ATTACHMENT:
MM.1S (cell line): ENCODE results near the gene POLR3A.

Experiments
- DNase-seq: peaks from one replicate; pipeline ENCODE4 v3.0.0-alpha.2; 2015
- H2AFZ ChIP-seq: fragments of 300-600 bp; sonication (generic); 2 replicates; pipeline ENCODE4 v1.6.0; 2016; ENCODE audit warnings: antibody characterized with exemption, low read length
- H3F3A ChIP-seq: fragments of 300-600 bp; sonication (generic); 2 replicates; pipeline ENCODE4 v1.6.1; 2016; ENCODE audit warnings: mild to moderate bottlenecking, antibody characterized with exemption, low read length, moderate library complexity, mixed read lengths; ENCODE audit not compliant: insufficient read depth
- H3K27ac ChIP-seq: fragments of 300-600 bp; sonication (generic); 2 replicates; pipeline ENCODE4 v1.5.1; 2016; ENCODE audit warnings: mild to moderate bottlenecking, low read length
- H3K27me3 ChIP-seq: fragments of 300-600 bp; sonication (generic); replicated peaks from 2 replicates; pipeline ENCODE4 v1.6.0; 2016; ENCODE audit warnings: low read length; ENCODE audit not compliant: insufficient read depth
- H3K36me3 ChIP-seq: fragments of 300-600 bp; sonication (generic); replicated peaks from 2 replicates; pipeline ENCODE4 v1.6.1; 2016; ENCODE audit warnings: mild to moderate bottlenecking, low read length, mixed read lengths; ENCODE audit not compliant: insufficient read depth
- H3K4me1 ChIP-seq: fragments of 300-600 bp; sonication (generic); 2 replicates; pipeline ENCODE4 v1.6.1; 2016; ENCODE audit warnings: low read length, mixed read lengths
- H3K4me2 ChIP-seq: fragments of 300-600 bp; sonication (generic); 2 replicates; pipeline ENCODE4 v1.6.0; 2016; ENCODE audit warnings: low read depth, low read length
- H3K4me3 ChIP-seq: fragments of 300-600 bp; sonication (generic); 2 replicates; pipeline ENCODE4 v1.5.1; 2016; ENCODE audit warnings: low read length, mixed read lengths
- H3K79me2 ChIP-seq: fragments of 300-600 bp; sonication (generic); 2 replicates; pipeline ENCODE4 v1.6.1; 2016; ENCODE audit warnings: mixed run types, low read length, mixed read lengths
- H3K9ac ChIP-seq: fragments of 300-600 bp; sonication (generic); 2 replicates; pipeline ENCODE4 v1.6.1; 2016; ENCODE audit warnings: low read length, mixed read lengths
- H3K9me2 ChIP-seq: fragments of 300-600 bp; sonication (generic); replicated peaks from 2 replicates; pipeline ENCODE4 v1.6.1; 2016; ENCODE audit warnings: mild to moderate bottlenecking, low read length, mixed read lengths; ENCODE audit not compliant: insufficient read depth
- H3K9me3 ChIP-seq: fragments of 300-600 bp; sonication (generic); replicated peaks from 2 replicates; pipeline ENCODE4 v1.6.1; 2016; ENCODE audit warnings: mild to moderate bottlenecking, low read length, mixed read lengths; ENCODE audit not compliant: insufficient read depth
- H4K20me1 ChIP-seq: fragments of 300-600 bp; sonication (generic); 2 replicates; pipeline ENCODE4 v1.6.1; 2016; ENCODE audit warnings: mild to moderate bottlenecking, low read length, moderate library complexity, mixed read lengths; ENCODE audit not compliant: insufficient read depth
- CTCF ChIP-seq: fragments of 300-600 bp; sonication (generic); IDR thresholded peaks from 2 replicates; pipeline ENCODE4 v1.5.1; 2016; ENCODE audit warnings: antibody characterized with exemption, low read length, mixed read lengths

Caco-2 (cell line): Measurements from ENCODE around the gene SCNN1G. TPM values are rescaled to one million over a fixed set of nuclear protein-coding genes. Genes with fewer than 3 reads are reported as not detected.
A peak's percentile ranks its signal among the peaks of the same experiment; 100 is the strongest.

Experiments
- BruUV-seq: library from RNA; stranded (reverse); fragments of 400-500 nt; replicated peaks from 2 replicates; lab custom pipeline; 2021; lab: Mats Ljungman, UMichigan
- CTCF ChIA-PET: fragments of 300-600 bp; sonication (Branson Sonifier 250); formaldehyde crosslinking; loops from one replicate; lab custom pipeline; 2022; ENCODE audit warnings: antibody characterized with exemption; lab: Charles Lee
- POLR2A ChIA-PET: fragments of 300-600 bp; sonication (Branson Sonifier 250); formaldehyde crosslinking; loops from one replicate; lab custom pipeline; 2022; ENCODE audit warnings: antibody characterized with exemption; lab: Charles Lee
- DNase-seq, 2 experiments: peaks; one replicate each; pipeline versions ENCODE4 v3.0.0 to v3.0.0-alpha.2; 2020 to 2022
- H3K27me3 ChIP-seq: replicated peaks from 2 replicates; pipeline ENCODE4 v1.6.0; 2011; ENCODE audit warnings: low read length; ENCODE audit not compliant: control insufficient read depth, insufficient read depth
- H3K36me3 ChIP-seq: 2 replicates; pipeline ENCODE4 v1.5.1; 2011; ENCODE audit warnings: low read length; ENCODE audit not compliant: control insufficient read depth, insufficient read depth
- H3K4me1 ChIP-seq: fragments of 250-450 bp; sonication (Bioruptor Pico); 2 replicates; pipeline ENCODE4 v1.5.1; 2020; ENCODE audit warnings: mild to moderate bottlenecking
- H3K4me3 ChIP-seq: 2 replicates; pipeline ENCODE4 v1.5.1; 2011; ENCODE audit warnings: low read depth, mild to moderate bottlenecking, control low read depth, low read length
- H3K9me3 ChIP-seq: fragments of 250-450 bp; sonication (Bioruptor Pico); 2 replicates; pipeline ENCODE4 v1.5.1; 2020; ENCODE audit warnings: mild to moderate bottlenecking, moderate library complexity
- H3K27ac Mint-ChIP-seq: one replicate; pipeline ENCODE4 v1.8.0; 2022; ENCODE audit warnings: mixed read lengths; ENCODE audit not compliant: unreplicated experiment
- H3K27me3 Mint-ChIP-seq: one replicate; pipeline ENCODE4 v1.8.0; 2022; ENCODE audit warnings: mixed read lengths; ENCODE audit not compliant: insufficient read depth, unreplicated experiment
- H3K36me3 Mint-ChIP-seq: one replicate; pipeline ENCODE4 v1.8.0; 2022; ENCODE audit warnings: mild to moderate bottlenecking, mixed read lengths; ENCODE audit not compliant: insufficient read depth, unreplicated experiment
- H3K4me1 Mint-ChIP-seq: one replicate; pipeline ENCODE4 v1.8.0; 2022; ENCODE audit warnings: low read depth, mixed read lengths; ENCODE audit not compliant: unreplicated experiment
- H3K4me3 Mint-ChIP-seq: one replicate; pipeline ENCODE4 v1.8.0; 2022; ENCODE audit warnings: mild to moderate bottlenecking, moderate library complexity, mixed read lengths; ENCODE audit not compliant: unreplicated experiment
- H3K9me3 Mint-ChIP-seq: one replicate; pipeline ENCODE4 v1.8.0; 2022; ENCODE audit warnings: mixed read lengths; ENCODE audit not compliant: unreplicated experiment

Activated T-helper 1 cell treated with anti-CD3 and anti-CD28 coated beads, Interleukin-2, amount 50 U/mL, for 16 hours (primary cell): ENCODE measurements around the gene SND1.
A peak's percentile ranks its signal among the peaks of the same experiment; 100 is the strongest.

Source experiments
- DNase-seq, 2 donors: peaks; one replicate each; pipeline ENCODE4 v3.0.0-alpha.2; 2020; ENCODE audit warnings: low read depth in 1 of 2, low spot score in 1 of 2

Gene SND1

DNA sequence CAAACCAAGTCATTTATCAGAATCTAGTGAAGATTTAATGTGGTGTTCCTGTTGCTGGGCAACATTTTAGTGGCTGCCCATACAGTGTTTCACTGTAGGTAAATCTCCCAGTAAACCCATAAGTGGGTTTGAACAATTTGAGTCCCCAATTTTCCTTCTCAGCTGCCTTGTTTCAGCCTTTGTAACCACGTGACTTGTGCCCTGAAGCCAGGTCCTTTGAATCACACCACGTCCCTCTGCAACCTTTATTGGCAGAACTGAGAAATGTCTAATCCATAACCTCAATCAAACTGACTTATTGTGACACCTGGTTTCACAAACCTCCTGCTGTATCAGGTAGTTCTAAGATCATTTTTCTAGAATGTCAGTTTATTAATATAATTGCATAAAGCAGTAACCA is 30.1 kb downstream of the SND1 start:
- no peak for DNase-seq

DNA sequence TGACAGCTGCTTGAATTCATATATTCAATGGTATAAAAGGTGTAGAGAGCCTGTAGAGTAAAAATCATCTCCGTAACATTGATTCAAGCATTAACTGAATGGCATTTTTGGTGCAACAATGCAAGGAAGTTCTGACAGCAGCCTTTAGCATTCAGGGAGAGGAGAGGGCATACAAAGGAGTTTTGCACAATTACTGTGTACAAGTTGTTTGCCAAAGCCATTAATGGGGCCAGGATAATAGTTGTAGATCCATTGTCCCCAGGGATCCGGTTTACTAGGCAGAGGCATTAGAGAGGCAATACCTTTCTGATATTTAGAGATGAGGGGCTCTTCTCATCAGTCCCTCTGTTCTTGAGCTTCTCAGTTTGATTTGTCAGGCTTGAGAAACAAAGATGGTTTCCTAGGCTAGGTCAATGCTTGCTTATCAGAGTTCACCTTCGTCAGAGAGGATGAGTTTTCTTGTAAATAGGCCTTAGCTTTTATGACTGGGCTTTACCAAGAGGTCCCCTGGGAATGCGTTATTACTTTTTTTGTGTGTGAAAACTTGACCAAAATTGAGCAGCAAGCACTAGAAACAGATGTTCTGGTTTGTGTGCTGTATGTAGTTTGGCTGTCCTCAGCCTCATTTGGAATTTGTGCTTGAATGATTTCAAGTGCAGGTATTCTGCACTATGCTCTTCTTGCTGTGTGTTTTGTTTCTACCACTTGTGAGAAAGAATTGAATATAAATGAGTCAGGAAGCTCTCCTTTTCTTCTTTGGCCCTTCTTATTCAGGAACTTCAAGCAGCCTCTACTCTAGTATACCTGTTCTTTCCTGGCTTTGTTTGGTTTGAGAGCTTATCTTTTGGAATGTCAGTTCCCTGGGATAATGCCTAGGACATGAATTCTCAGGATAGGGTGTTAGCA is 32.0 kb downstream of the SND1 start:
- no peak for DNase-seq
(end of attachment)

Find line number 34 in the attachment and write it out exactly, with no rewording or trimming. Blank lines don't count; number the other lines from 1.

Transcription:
- H3K4me3 Mint-ChIP-seq: one replicate; pipeline ENCODE4 v1.8.0; 2022; ENCODE audit warnings: mild to moderate bottlenecking, moderate library complexity, mixed read lengths; ENCODE audit not compliant: unreplicated experiment